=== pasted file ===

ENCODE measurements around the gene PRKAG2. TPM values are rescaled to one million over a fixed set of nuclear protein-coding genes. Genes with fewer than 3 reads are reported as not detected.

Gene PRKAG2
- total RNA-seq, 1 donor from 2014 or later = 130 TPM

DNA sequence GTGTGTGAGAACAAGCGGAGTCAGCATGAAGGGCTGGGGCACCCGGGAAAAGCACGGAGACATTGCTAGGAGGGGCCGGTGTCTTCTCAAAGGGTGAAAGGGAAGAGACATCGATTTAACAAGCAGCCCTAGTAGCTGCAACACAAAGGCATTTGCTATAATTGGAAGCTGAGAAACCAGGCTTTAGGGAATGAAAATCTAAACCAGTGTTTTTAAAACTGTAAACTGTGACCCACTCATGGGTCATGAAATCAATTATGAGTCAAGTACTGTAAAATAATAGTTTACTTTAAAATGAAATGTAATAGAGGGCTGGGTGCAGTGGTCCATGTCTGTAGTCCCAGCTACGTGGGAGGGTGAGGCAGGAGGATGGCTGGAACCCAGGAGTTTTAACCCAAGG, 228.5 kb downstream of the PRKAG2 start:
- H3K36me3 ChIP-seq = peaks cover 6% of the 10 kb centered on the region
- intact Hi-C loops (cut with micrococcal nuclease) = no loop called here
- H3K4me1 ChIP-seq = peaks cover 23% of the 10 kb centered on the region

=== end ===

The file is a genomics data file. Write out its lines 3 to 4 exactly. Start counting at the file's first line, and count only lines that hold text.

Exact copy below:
- total RNA-seq, 1 donor from 2014 or later = 130 TPM

DNA sequence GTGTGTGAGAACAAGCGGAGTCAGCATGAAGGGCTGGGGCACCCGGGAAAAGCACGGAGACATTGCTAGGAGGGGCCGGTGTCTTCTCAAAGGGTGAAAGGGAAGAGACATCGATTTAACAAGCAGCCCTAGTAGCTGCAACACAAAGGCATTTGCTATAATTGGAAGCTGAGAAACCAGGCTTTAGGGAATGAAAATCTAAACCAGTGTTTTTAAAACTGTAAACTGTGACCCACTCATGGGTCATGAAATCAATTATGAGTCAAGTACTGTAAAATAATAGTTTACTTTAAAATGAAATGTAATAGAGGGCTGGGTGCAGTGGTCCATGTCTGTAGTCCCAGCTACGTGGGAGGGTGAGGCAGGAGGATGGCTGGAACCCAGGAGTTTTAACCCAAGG, 228.5 kb downstream of the PRKAG2 start: